City Pages blogger plays e-pulltabs: A review
Playing these machines isn't as painful as getting kicked in the shins, but it's more costly and comparably fun.
Photos by Aaron Rupar
I've devoted a lot of digital ink to the epic disappointments that are e-pulltabs, so last night, I figured, What the hell? I'll head to O'Gara's and give 'em a shot.
I'm a seasoned casino blackjack player, but until last night, I'd never ever played pulltabs in any form. So in order to compare and contrast, I decided to spend $5 on the electronic version and $5 on their old-school paper counterparts.
I began my adventure by asking the bartender if I could buy $5 worth of e-pulltabs games. He took my Lincoln, grabbed an iPad from behind the bar, and handed it over.
As I scrolled through the dozen or so games preloaded on the machine...
... I asked the bartender how many people come in wanting to play e-pulltabs. He didn't seem overly eager to make conversation with me (who can blame him, right?), but said during a typical week about 30 people come into O'Gara's while he's working looking to iPad gamble it up.
All of the e-pulltab games I played operate on the same basic premise: You press a button to "open" the tab...
... then see what's hiding under the digital strip. Depending on the game, three or four of a kind is needed to win some moula:
Unfortunately, my first $5 came and went quickly without me ever tapping a winner:
I couldn't even hear the casino-style sounds the games allegedly make, as my iPad was adorned with a leather protector that covered the speaker and made it impossible to adjust the volume (or so the bartender told me).
Well, that sucked, I thought to myself. I can see why nobody wants to spend their hard-earned dough playing the stupid things. But I still had $5 to burn on paper games, so I headed over to the pulltab dispensing machine with visions of $100 winners dancing through my head.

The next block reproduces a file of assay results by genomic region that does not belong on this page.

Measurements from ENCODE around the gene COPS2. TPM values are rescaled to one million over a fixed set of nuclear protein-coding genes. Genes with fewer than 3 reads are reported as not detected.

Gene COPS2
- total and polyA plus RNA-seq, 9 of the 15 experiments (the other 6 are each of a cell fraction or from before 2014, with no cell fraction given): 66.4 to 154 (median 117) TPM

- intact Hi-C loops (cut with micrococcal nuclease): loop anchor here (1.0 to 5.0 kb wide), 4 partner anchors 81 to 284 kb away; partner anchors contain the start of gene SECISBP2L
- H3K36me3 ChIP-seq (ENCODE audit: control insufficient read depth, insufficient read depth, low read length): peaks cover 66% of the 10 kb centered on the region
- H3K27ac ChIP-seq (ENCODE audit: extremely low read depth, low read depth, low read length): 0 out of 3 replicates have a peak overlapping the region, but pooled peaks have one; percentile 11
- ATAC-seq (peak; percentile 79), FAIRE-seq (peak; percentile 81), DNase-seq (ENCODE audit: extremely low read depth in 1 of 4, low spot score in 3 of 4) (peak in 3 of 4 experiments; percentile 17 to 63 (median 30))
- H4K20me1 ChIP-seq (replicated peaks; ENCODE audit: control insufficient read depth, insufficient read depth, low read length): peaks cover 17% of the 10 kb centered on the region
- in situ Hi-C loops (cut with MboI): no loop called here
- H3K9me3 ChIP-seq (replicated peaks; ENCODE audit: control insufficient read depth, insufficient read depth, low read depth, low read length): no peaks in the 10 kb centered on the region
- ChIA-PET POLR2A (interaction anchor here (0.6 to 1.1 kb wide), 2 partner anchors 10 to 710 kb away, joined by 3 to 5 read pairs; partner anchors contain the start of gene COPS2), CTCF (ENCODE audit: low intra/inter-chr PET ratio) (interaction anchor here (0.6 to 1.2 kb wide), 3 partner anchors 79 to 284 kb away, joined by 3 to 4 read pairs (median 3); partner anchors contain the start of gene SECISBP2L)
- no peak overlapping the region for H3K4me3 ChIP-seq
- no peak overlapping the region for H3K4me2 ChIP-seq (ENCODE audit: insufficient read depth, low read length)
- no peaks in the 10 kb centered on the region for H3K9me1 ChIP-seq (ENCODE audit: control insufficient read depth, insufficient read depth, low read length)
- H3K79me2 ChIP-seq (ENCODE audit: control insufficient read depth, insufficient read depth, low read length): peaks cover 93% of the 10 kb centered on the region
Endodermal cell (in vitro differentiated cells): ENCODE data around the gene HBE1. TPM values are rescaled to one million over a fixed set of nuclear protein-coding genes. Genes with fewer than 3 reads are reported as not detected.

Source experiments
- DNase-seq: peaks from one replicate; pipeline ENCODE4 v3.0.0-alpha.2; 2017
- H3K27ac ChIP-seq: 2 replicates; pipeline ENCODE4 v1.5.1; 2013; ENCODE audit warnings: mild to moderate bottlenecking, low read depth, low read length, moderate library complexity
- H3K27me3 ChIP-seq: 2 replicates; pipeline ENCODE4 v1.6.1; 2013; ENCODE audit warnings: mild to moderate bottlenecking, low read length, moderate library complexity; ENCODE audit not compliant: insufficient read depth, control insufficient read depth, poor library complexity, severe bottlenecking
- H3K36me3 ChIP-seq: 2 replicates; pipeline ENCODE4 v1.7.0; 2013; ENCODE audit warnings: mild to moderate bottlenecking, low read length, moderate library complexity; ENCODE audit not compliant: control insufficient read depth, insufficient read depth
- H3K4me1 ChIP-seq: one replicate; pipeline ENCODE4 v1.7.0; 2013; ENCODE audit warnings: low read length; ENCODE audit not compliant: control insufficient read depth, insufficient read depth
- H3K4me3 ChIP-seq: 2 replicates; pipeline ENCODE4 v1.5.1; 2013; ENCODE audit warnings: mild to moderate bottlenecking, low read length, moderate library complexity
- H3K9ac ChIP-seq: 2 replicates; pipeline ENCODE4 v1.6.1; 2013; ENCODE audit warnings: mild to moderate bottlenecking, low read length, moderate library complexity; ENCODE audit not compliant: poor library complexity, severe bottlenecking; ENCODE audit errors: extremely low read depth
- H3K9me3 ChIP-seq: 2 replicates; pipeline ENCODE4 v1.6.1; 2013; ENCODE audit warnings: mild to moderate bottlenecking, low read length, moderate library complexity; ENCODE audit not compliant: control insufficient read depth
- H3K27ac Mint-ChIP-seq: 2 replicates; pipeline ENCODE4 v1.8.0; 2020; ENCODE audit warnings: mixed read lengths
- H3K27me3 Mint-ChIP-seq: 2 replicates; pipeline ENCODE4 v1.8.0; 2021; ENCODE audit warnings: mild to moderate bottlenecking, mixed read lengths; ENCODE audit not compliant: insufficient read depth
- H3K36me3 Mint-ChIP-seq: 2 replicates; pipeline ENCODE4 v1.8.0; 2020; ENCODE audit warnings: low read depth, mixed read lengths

(For more, click to page two.)
But 15 yanks later, I was out the full $10 without a single winning ticket to show for it:
Verdict: Some argue traditional paper pulltabs are preferable to their electronic counterparts, in part because the sensation of peeling back strips of paper to reveal whether you have a winner is more satisfying than simply pressing a button. But is that meager pleasure really worth throwing away a dollar? If you think it is, then I have a whole bunch of printer paper for sale -- feel free to shred it with your hands as you please!
Bottom line? Take me to the casino for some blackjack any day. Electronic or otherwise, pulltabs involve no strategy and just aren't fun to play (although you and I both know I'd be singing a different tune had I won a few bucks). That said, at least I can say I did my part to help pay the state's portion of Zygi-land, right?
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